"Who will I meet this year?"
Over the past 28 years of 'first days', I have met thousands of young men and women.
As I taught them new concepts, they enriched my life. So many made me laugh, some tested my patience, a few even broke my heart. Most eventually graduated to go on to jobs or college. They became hard workers, good parents, and successful business people. A good number became artists, and an admirable number became teachers. I've sent quite a few of my students off to the armed forces. Some made careers in the military, others have returned from war physically and/or emotionally scarred.
I see my former pupils' names in the newspaper, or on the internet, in the business or society pages, occasionally in the obituaries, and more often than I care to admit, in the police blotter. I've seen their faces on the walls of the post office featured on the FBI's most wanted posters, found them listed in the sheriff's sex offenders updates, and on prison web pages. I've taught killers, gangsters, rapists, bank robbers and con-artists.
And I've also taught the victims.
This week I stood at the door to my classroom and smiled as I waited for the students to find their way to my classroom at the end of the long corridor. Freshly printed schedules in hand, their eyes scanned the walls for room numbers.
"Is this room 356?"
"Yes, you found it!"
Some of the students hurried in, too shy to make eye contact. The cool kids strolled in slowly, sizing up the seating arrangement. The gregarious ones started the conversation before they crossed the threshold.
"Finally, I get to take art! I loved my art teacher in 7th grade! We made these sculptures out of wire... it was so cool! Are we going to make sculpture in this class? I draw all the time when I'm bored. Do you want to see my drawings? I'll bring them in tomorrow."
This year, for the first time, the students are required to wear a uniform: solid blue or white collared shirts, black, blue, or khaki dress pants with belts and shirts tucked in. Before the start of homeroom, I had to send a couple of boys back downstairs for being out of uniform.
"Aw... Come on, let us stay. You can be the cool teacher and not follow the rules."
Laughing I retorted, "I don't need you to think I'm cool. I need to teach you your colors. Go on downstairs and learn what blue and white look like."
I've learned over the years you can pretty much get most kids to do what you ask if you smile, even kick them out of class without all of the usual drama. The two non-compliant juniors headed back downstairs, one of them turned around and mouthed a silent "Please?"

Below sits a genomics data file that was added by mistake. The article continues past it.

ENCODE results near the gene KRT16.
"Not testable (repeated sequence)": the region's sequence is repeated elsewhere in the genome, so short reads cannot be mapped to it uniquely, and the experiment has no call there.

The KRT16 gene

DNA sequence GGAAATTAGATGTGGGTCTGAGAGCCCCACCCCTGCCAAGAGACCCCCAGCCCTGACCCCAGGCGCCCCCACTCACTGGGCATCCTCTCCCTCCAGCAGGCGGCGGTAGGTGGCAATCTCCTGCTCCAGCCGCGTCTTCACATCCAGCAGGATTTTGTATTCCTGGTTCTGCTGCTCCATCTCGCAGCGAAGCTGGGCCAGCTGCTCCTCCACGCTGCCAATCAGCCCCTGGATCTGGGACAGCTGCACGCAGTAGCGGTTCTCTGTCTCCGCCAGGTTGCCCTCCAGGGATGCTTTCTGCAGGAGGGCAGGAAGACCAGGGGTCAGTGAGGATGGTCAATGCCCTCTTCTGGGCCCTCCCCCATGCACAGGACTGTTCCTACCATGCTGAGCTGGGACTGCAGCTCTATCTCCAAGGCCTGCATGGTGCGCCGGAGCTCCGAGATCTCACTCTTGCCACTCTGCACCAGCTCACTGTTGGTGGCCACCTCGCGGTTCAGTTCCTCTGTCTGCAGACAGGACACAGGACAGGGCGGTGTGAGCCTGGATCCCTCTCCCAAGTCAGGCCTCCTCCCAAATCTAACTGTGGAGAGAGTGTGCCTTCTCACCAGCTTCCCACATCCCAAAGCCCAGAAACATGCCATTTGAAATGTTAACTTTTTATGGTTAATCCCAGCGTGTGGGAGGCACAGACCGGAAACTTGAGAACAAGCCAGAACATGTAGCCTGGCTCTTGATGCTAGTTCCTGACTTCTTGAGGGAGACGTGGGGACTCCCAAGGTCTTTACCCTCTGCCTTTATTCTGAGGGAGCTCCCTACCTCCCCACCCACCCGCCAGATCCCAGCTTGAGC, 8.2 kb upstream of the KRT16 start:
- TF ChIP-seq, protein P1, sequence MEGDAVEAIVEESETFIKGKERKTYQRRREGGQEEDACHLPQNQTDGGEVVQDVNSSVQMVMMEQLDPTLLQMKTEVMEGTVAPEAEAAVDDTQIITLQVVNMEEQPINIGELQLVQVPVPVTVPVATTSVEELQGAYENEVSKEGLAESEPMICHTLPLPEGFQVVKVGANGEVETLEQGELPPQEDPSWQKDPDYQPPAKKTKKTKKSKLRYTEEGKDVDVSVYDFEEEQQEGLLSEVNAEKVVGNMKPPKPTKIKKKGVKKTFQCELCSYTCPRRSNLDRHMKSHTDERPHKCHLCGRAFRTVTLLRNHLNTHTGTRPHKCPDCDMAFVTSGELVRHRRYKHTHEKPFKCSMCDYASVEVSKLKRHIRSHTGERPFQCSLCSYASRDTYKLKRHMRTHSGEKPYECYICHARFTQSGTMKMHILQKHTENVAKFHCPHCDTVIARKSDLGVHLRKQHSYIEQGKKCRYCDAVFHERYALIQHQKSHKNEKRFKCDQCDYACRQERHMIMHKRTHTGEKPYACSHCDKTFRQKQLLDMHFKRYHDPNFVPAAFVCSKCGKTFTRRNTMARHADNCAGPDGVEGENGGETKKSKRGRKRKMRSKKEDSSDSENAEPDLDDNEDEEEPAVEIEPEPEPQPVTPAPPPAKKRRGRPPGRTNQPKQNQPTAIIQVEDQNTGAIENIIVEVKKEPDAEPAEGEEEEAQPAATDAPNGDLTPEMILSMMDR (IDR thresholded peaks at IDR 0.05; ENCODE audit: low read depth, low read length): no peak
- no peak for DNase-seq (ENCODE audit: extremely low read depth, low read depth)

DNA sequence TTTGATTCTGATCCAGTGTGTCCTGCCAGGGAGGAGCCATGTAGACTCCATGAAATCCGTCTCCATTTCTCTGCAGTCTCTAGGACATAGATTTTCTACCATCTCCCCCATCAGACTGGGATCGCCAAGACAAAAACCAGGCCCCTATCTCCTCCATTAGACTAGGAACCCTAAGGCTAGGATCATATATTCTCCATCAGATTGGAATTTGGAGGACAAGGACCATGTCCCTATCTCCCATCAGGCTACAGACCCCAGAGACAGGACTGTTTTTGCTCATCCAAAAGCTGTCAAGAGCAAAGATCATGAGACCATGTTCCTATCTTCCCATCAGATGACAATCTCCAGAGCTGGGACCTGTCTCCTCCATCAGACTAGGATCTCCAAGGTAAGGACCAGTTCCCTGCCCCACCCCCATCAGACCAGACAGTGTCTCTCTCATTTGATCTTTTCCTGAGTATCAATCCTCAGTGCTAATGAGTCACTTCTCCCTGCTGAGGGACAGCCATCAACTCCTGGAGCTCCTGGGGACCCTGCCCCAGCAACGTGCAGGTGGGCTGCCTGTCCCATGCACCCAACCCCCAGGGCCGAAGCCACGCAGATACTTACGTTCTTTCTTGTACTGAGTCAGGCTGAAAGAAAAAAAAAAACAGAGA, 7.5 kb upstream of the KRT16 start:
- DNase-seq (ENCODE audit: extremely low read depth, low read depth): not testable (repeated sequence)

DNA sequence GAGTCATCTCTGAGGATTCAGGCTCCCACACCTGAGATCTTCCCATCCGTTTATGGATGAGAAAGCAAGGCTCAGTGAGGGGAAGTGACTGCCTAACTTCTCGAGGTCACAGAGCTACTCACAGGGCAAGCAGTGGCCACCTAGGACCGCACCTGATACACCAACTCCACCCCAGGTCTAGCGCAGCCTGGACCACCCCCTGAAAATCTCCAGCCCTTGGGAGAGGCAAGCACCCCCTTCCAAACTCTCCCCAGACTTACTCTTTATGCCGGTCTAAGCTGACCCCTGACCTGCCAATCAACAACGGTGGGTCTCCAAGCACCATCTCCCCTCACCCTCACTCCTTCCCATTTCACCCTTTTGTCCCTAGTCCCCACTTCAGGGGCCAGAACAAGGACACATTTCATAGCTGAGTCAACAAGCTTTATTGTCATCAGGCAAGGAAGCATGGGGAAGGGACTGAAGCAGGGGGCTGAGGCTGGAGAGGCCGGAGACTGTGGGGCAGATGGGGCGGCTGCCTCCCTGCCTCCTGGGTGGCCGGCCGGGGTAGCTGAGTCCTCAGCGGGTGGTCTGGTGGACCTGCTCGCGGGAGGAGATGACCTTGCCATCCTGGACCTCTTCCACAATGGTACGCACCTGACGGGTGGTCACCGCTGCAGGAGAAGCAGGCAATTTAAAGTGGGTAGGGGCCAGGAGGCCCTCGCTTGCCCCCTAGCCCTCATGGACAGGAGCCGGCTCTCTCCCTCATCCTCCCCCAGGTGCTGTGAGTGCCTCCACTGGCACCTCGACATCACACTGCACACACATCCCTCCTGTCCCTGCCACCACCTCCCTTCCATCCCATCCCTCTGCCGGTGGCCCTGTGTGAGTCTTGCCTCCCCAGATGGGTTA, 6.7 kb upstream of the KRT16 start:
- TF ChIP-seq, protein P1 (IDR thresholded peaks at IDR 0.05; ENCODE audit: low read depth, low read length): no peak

I waved good-bye.
Friday I had a full class, everyone in uniform.
The students this year seem a little different from last year, and a whole lot different from the kids who roamed the halls back in 1998, the year I transferred to Max Hayes from Garrett Morgan Cleveland School of Science.
Back in the 90's, Max Hayes was the School of Last Resort in the city of Cleveland. Principals from the regular neighborhood high schools would send their most incorrigible teenagers to the vocational school where, hopefully, they might find something else to do with their hands besides fighting, stealing, or groping.
When I taught at the School of Science a few blocks away, the security guards in that building had to be on special alert for the thugs from Max Hayes who regularly walked into the school to beat up the nerdy science students.
Well, it is ten years and three principals later. Students must now pass a rigorous screening process to be admitted , and sign an academic and behavioral contract to stay enrolled. Vocational classes have evolved into technical programs. The "shop rats" and "grease monkeys" were replaced with computer programers and engineering students.
Vo-ed has become STEM.
Finally, I will share with you a comment made by a fellow teacher who just transferred to Max Hayes this week after spending most of his career teaching English at Glenville High School on Cleveland's east side:
"I can't believe it! I went through the whole day without having to tell anyone to be quiet. Everyone was paying attention. There were no kids walking the halls in between classes. I think I must have died and gone to heaven."
Now, who says that the Cleveland schools are beyond help?
The dysfunction of the public school system did not happen overnight. The issues are complex — social, economic, and political. There is no silver bullet, no quick fix. The solution reminds me of an old joke that goes something like this:
How do you eat an elephant? One bite at a time.
If Max Hayes can reinvent itself, perhaps there is still hope for the rest of Cleveland.